The new workforce generation, known as Generation Z, will bring a wealth of emerging talent to organisations across the UK. While it’s too early to know exactly how these digital natives, born from 1995 onwards, will want to work, it’s not too early to start understanding more about their expectations.
Analysts at Goldman Sachs believe Generation Z will be just as, if not more, influential than their Millennial predecessors (born 1977-1994). With such strong predictions we’ve been helping to bring employers together with Generation Z to discuss each other’s expectations of working together. Our aim is to increase the understanding about what each side has to offer, to help organisations to attract and retain the latest talent emerging from our schools, colleges and universities. The discussions have shown some common themes of what Generation Z are looking for in their first career roles.
They want to have a voice:
While they fully appreciate they are just starting out, they are looking for organisations where they feel their ideas and contributions will be listened to. They don’t want to feel in the dark because of their age or title. Employers should look to create an inclusive culture where new ideas can be expressed. One way we are seeing employers achieve this is through senior directors actively seeking out younger mentors. They understand that a new generation could look at things from a completely new angle and that their enthusiasm should be encouraged, but also channelled.
They like to feel valued:
This is a generation which is keen to understand their specific contribution and the overall impact this has on the organisation. To keep them engaged it will be important to make them feel appreciated. One way to achieve this is for employers to show how much value they place on this generation’s digital skills and to encourage younger employees to use these to positive effect. While Millennials were seen to be tech-savvy, Generation Z are true digital natives. They don’t remember a time before the internet and social media and smart technology has always been a way of life.
They don’t want to be stereotyped:
Some articles are already painting Generation Z as gratitude-craving, narcissistic, competitive and disloyal, so it’s not surprising that being stereotyped is a concern. They also don’t want to be pigeon-holed as the generation with weak face-to-face skills. Despite the perception of teenagers being consistently locked into a digital world, many have still taken customer facing jobs while studying. Employers shouldn’t assume that certain generations will all want the same thing, or act in the same way. Ask them what they want from their professional lives, what motivates them, and how they like to communicate etc. It’s important to understand what motivates people as individuals.
They are keeping their options open:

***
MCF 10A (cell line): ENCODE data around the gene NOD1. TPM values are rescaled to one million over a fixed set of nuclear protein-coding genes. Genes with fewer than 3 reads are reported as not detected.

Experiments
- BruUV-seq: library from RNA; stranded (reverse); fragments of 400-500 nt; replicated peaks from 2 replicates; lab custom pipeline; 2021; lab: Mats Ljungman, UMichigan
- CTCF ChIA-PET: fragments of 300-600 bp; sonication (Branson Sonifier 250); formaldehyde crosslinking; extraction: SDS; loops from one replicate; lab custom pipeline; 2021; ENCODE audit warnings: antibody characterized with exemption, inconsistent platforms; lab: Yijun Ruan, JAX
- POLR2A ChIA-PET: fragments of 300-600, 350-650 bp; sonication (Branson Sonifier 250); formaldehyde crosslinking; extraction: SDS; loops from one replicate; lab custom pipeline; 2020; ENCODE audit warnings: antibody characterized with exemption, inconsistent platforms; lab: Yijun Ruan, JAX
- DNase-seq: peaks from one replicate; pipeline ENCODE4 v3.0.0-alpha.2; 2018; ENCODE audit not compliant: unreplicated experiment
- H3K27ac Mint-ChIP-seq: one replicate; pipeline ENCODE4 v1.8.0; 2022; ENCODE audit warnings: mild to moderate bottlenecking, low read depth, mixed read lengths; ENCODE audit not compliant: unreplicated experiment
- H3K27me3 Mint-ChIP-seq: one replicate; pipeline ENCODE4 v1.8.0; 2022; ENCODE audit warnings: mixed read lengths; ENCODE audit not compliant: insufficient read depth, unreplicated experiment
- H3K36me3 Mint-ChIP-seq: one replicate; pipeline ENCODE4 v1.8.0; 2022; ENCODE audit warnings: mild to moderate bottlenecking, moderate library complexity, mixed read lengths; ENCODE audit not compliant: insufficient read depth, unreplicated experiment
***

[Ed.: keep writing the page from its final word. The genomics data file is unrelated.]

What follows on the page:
This generation no longer expects a job for life and many are choosing to take more generic degrees to keep their options open. Ideally they would like to be able to try different career paths before committing to one and they are concerned about getting stuck in a role with no development opportunities. Talent retention could be difficult as studies have shown that 83% of today’s students believe that three years or less is the appropriate amount of time to spend in their first job. Once employers have attracted Generation Z they should look to provide effective and frequent training, professional development opportunities and a variety of different work experiences to maintain a high level of engagement and to encourage retention.
They want flexibility and an ethical culture:
More than any other generation, flexible working and a good work-life balance is likely to be highly important to Generation Z. Recent statistics show that a friendly environment and allowance for flexible schedules were in the top five attributes this generation will look for in a job. They are also keen to work for an ethical organisation with values that appeal to them. To create a culture which is attractive to Generation Z employers should consider the flexible working practices they can offer and also build on their employer brand by highlighting the social responsibility side of the business.
They are not sure what opportunities are available:
We’re consistently hearing that Generation Z are not entirely sure what opportunities await them. This provides organisations with the chance to proactively engage with this generation and to highlight the career progression they can provide. This is especially relevant for SMEs as this is the type of business this generation feels particularly detached from. They are likely to be drawn to larger cities and big organisations where the graduate and training roles may be more widely publicised. Employers should look for proactive opportunities to promote the alternative career paths available with them.
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